April 26, 2017
The rise of McDonald's didn't put all other restaurants out of business, and robo advisors won't put financial advisors out of business either. That said, it is a dynamic new option for investors looking to manage their finances and grow their wealth, and it continues to grow in popularity.
It's time to think about how financial services firms can adapt, pivot, and otherwise account for the influence of robo advisors in the industry.
Sounds cliche, but it can make your firm bulletproof. You can essentially do no wrong by simply delivering great service to your clients. The trick is to first figure out what great service means, and then execute it - consistently. It's not all about hand-holding and touchpoints, although that's part of it. The real trick is in creating great internal systems that continually deliver high levels of value to your client. If you haven't read The E-Myth (Michael Gerber), Work The System (Sam Carpenter), or Secret Service (John DiJulius), stop reading this article and read those books instead. Robo advisors are not a problem.
Just because you're not a robo advisor with a high-tech website doesn't mean you shouldn't look modern. Even if your typical client is someone looking for a human touch, that doesn't mean they want it to be presented through an unattractive, outdated website. Your website can be modern and human at the same time. Since your website is your 'robo salesperson', you want it to be representing you as professionally as possible at all times. Need some convincing to spend the money? Try reading How A Website Redesign Will Save You $50,000.
Smart human beings will always seek expert guidance from other smart human beings. Wisdom is not programmable.
Offer clients the whole package. Provide a wide range of services that a robo advisor simply cannot, including estate and tax planning, insurance and risk management. Many people look to a financial advisor to manage their money across a wide swath of their life and their families' lives - all you have to do is provide that comprehensive service. Smart human beings will always seek expert guidance from other smart human beings. Wisdom is not programmable.
Just because you offer a variety of services doesn't mean you should try to appeal to everyone. The best strategy is to focus on a market segment that you can serve best. By default that often means 'people around where we are located', and that's okay. Your advantage there is knowing the area, the community, and the people - fostering personal relationships. But you'll always be competing with everyone else in the area, including Betterment and Wealthfront, who are now in every neighborhood. The good news is that you likely already serve a niche, but simply haven't taken the scary step of declaring it. It might be medical professionals, high-net-worth families, non-profit institutions, or entrepreneurs. It's your preferred client, and you serve them well, above all others. So perhaps it's time to take that scary leap and let the world know that you are all about them. You and that client - 4EVA. Something to strongly consider, regardless of robo advisors.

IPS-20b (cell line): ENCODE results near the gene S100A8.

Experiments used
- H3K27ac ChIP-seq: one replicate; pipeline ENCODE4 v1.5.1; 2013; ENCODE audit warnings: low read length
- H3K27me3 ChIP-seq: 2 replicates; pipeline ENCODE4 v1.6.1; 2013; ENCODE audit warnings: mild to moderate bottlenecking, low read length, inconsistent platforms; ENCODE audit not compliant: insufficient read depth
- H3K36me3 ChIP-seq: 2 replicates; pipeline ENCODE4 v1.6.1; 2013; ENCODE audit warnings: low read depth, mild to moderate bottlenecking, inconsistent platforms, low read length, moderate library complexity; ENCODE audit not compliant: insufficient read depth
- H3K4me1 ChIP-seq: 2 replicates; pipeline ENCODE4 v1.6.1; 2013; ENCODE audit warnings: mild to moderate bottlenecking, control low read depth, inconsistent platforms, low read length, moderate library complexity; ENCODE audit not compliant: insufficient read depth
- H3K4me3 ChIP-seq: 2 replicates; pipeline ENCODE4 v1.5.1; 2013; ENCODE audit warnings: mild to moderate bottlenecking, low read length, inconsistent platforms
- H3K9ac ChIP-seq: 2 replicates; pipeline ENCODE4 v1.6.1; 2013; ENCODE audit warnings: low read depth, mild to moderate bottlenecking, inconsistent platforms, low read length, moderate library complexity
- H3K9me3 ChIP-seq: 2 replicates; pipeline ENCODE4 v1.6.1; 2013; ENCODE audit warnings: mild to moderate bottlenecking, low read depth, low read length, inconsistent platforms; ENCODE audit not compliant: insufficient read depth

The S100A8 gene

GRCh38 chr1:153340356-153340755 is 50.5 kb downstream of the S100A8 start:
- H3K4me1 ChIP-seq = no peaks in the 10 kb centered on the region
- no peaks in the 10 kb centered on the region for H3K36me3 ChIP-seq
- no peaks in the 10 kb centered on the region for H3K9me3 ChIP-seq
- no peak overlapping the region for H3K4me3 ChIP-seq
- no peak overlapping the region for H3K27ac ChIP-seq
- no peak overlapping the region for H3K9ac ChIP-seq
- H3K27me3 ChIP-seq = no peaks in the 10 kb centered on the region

Consider lowering account minimums, changing AUM fees, and exploring other pricing options. Yes, it can be unnerving, because it means lower compensation for the same amount of work (and potentially more work). Lower net worth clients can be more sensitive about market fluctuations (can you blame them?) as losses represent a larger portion of, well, everything they have, so they can need more reassurance. But there are lots of creative ways for adding compensation, including a flat annual fee, upselling premium services or adding premium service levels, offering incentives for bringing in family/friends with potentially higher net worth, and so on. If you want to expand your client base, it might be worth exploring new pricing options.
Incorporate robo advisor technology as part of your offerings. Include Wealthfront or Betterment as an option. Offer a free review of a potential client's robo advisor selections, along with a wider view of how it would fit with a comprehensive plan. Show them exactly what a robo advisor is good for, and what it's not. Be that expert guide, a great security blanket for a newbie trying to figure out their finances all on their own.
You can always stand your ground and make your case (on your website, social media, blog posts, whitepapers, videos, etc) for why people should choose a real human being over a robo advisor. They are certainly not equal, and often serve very different types of people. Make that clear. Point out the drawbacks, risks, and limitations of robo advisor technology, and herald your solution for people who want an experienced human being to guide their finances, don't want to do it themselves, or will never trust a robo advisor with their money.
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